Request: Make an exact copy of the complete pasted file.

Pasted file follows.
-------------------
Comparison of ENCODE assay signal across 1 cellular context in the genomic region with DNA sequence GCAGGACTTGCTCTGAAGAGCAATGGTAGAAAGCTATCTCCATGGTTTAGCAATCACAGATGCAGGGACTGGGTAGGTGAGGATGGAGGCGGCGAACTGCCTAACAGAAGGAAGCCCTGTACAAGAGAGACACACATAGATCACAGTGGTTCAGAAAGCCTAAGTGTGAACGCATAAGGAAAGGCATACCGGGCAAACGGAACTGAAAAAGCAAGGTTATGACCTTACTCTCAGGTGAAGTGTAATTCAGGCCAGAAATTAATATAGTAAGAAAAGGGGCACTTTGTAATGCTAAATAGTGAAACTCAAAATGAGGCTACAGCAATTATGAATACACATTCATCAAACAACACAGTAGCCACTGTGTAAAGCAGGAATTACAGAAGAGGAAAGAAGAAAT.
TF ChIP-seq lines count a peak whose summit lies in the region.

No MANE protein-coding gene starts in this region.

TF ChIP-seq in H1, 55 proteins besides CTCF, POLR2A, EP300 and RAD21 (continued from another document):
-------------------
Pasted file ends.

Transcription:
Comparison of ENCODE assay signal across 1 cellular context in the genomic region with DNA sequence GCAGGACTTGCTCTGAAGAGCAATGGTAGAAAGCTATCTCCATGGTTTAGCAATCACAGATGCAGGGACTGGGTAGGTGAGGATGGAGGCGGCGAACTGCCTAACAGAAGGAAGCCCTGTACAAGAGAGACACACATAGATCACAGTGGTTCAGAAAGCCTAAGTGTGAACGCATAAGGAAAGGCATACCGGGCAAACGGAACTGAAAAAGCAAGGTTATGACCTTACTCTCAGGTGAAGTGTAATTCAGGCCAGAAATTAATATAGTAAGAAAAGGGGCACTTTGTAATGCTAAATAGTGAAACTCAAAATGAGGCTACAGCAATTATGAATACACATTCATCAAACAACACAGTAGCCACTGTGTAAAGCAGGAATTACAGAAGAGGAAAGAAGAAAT.
TF ChIP-seq lines count a peak whose summit lies in the region.

No MANE protein-coding gene starts in this region.

TF ChIP-seq in H1, 55 proteins besides CTCF, POLR2A, EP300 and RAD21 (continued from another document):